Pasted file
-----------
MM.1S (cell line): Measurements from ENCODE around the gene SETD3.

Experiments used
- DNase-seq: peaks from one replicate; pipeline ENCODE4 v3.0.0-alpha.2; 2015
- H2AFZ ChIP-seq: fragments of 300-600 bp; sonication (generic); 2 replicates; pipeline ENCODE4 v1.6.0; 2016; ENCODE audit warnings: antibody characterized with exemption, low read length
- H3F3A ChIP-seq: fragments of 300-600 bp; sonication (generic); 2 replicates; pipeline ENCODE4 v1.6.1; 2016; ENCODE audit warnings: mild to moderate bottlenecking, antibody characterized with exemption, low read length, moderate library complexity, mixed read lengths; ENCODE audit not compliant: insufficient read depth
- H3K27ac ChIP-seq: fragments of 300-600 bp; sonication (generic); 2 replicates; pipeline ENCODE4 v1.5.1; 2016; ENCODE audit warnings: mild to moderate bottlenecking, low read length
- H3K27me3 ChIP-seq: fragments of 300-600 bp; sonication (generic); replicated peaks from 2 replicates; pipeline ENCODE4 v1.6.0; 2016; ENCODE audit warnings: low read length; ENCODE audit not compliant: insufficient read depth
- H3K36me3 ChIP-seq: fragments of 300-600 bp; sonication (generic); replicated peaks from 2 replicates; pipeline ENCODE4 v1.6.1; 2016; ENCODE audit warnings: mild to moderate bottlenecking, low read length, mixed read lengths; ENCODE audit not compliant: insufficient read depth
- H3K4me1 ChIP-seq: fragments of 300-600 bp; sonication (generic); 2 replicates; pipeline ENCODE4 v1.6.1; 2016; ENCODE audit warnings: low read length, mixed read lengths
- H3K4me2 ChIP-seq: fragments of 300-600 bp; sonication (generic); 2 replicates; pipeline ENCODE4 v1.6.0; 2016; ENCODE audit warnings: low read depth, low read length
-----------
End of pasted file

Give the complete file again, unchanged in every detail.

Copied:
MM.1S (cell line): Measurements from ENCODE around the gene SETD3.

Experiments used
- DNase-seq: peaks from one replicate; pipeline ENCODE4 v3.0.0-alpha.2; 2015
- H2AFZ ChIP-seq: fragments of 300-600 bp; sonication (generic); 2 replicates; pipeline ENCODE4 v1.6.0; 2016; ENCODE audit warnings: antibody characterized with exemption, low read length
- H3F3A ChIP-seq: fragments of 300-600 bp; sonication (generic); 2 replicates; pipeline ENCODE4 v1.6.1; 2016; ENCODE audit warnings: mild to moderate bottlenecking, antibody characterized with exemption, low read length, moderate library complexity, mixed read lengths; ENCODE audit not compliant: insufficient read depth
- H3K27ac ChIP-seq: fragments of 300-600 bp; sonication (generic); 2 replicates; pipeline ENCODE4 v1.5.1; 2016; ENCODE audit warnings: mild to moderate bottlenecking, low read length
- H3K27me3 ChIP-seq: fragments of 300-600 bp; sonication (generic); replicated peaks from 2 replicates; pipeline ENCODE4 v1.6.0; 2016; ENCODE audit warnings: low read length; ENCODE audit not compliant: insufficient read depth
- H3K36me3 ChIP-seq: fragments of 300-600 bp; sonication (generic); replicated peaks from 2 replicates; pipeline ENCODE4 v1.6.1; 2016; ENCODE audit warnings: mild to moderate bottlenecking, low read length, mixed read lengths; ENCODE audit not compliant: insufficient read depth
- H3K4me1 ChIP-seq: fragments of 300-600 bp; sonication (generic); 2 replicates; pipeline ENCODE4 v1.6.1; 2016; ENCODE audit warnings: low read length, mixed read lengths
- H3K4me2 ChIP-seq: fragments of 300-600 bp; sonication (generic); 2 replicates; pipeline ENCODE4 v1.6.0; 2016; ENCODE audit warnings: low read depth, low read length